Chris H. (miseri) wrote in 7thsea,
Chris H.
miseri
7thsea

Submitted for your approval....

The Santo de Madera is a sailing ship under the patronage of Don Roberto (Robertino to his closest friends) de San Cristobal. She was one of the few Castillian ships that survived that disastrous battle with Avalon years before and has since been decommissioned, although she seems to have picked up a touch of the Avalon Glamour from that encounter.

She is now captained by Winston Pugh, himself an Avalonian with a handy smattering of Glamour. Winston is good-natured and artistic, though slightly gullible and more than a little fond of his own creature comforts. He is notorious for his sweet tooth. Though he seems an unlikely candidate for his position, he has somehow managed to prevail....

Captain Pugh's second-in-command is Pegs, another unlikely leader. Pegs is a tiny little man, far more willing to defer to others than to impose his will. He is very conscious of his lack of ability in a fight, and there, as always, tends to give way.

The real brains behind the operation of the ship lie, perhaps, with the quartermaster and the navigator. They represent two very different forms of intelligence. Robert, the quartermaster, is a man of details and specific know-how; he has a tendency to be fussy and is apt to worry unduly. Olaf, the navigator, is on the other hand a man of theory and general scholarship; he is a little full of himself, admittedly, but there is no denying that he is the most literate and well-read member of the crew. The two tend to have little to do with each other, however; not because they actually dislike each other, but because neither has seen much cause to seek the other's company, especially since Olaf tends to keep to himself.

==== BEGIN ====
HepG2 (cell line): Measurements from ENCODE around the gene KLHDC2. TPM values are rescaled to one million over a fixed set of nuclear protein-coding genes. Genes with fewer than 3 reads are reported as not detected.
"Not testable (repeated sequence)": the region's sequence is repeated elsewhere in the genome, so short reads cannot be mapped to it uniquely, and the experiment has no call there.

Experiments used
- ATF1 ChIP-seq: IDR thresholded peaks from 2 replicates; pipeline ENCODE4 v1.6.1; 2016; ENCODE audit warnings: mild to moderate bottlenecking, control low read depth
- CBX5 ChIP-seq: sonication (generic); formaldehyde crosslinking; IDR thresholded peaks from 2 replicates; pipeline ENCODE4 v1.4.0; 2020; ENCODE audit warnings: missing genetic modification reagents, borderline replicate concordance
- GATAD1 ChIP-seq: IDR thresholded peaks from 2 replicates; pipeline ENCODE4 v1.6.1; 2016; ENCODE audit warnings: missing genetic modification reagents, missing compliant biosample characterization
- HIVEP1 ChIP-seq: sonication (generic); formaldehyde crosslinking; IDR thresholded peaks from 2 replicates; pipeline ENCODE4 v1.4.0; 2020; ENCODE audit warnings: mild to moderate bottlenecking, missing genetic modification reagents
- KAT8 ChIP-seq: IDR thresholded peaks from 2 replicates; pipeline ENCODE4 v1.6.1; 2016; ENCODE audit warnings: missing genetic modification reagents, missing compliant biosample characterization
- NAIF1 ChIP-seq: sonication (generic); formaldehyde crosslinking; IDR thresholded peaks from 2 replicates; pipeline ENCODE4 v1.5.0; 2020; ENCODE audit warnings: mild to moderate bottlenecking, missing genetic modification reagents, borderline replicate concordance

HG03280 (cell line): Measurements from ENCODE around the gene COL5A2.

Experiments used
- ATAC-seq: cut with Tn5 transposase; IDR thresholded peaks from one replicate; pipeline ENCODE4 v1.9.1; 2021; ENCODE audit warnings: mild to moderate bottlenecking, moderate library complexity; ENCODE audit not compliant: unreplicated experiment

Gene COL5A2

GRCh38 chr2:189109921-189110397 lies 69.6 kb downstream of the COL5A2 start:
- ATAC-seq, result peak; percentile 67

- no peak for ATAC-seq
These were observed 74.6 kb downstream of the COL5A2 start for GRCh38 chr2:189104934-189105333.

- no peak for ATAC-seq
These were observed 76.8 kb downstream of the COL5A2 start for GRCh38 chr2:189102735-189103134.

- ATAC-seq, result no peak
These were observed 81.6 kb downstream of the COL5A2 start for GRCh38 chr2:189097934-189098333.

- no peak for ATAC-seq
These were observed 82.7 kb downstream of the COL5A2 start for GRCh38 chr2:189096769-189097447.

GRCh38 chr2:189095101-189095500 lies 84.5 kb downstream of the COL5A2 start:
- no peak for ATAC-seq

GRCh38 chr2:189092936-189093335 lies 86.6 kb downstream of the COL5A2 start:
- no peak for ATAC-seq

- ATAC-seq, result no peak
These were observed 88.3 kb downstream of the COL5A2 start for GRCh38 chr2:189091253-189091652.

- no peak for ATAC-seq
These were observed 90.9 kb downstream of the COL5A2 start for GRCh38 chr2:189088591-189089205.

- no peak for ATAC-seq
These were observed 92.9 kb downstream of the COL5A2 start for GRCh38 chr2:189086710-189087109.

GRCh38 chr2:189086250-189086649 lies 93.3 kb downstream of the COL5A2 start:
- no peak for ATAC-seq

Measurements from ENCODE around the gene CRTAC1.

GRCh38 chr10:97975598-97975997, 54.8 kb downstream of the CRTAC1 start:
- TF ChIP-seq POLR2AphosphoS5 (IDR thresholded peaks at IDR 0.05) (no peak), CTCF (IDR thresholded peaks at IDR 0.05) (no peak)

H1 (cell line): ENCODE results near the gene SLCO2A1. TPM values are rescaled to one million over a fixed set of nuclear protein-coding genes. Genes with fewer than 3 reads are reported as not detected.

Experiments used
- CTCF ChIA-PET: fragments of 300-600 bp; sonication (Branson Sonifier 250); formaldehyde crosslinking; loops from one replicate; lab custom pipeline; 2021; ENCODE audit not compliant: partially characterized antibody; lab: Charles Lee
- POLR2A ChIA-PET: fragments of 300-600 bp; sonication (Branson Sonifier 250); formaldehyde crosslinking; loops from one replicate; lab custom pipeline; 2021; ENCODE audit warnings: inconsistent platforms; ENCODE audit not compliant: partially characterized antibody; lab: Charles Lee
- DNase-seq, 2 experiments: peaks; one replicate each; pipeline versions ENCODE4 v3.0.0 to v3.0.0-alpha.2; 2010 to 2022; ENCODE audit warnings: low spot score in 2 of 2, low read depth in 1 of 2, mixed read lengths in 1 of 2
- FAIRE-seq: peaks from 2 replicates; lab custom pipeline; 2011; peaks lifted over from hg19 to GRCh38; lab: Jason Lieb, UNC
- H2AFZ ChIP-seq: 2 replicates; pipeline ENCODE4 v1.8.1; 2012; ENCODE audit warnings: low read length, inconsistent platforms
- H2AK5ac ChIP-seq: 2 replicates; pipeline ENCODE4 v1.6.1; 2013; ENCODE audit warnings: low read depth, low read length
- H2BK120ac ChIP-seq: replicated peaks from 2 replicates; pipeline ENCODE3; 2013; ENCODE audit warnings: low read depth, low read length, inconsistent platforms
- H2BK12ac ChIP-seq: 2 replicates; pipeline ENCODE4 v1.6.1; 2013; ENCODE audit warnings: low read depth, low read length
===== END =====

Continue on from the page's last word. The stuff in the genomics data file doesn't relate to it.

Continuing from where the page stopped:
Robert does, however, harbour a certain distaste for Diego, the newest crewmember. Diego is a swordsman, hired for security and on his way to becoming a master gunner. He is brash, rash, eternally upbeat and irrepressible. His high-energy antics have more than once rubbed Robert the wrong way. Robert tries to get along; Diego assumes that everyone, including Robert, is getting along just fine.

Then there are Cunegonda and Ruy. Cunegonda hails from Vodacce, and had simply appeared on the ship one day and insisted on a position. Hesitant though the rest of the crew were to take her on (everyone knew the reputation of mysterious Vodacce women), they made her the ship's cook, and they have never regretted the decision. Cunegonda acts as a mother to the whole of the crew; she is warm, caring and sympathetic, though more than a little stubborn. Her son Ruy (no-one knows who his father is, though the name suggests this missing father might have been Castillian) is, naturally, the cabin boy. He is light-hearted, innocent and enthusiastic, and greatly admires his friend Diego. As a result, Diego enjoys rather more of Cunegonda's mothering than the rest of the crew.

And lastly, there is Igor the helmsman, as bleak and moody as the vast forests of his homeland of Ussura. He is apt to be gloomy, and a little passive-aggressive. Still, it is entirely possible that he is secretly having a bit of a laugh at everyone else. People don't always notice Igor slouch in the background, which is occasionally useful; Igor, for his part, always remembers to thank people for noticing him.
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